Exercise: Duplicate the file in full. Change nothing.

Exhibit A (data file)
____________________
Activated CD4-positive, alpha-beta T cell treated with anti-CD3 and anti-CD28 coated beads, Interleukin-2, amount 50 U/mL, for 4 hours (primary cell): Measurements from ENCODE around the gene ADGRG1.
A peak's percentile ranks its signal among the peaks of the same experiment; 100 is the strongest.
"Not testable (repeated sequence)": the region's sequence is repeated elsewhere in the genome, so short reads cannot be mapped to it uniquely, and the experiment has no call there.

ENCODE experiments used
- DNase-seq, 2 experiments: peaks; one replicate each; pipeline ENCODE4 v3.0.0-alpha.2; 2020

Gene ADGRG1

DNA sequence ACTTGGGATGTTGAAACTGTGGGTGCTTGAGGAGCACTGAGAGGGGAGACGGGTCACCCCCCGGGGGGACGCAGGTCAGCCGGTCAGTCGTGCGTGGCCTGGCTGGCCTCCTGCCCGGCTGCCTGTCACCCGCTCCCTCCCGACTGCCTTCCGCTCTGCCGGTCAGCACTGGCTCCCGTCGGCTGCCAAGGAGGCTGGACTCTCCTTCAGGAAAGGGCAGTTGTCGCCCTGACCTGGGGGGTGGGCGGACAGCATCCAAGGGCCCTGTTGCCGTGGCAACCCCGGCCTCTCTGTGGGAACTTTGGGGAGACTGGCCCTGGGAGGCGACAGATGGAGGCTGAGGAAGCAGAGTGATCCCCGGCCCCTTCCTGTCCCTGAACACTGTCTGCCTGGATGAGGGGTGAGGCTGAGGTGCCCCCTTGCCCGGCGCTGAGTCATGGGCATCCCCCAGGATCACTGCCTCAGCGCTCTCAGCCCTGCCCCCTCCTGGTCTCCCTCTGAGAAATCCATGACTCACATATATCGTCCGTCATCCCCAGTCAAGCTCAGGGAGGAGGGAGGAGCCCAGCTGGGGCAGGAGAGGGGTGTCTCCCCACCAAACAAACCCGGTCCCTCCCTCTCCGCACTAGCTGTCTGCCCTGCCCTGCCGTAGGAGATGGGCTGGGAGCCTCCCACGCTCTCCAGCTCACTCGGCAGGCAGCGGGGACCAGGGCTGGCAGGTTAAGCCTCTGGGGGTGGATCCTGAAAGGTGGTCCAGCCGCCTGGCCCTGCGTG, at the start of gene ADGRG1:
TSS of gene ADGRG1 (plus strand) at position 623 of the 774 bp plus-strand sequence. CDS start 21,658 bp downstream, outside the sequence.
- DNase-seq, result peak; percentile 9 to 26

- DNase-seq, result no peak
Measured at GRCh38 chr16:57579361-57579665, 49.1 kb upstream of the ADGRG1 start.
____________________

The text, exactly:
Activated CD4-positive, alpha-beta T cell treated with anti-CD3 and anti-CD28 coated beads, Interleukin-2, amount 50 U/mL, for 4 hours (primary cell): Measurements from ENCODE around the gene ADGRG1.
A peak's percentile ranks its signal among the peaks of the same experiment; 100 is the strongest.
"Not testable (repeated sequence)": the region's sequence is repeated elsewhere in the genome, so short reads cannot be mapped to it uniquely, and the experiment has no call there.

ENCODE experiments used
- DNase-seq, 2 experiments: peaks; one replicate each; pipeline ENCODE4 v3.0.0-alpha.2; 2020

Gene ADGRG1

DNA sequence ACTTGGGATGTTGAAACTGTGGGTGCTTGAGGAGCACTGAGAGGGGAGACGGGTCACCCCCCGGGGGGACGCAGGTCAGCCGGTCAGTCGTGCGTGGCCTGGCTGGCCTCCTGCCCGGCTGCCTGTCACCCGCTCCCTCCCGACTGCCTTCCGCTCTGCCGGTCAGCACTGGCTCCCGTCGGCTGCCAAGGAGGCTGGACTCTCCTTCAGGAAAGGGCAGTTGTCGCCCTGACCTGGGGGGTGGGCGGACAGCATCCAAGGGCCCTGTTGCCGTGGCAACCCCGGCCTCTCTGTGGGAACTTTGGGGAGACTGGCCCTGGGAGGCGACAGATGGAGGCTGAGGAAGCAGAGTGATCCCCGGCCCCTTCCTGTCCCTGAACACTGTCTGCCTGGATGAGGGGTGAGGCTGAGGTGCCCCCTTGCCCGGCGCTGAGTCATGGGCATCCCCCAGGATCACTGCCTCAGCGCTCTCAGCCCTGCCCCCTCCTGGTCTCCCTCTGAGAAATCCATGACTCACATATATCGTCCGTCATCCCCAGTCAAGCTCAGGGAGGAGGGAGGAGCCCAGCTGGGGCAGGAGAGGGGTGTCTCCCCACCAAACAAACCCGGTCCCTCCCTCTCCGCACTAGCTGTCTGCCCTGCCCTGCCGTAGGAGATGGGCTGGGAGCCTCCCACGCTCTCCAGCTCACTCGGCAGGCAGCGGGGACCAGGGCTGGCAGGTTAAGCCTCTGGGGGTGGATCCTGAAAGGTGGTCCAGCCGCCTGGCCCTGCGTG, at the start of gene ADGRG1:
TSS of gene ADGRG1 (plus strand) at position 623 of the 774 bp plus-strand sequence. CDS start 21,658 bp downstream, outside the sequence.
- DNase-seq, result peak; percentile 9 to 26

- DNase-seq, result no peak
Measured at GRCh38 chr16:57579361-57579665, 49.1 kb upstream of the ADGRG1 start.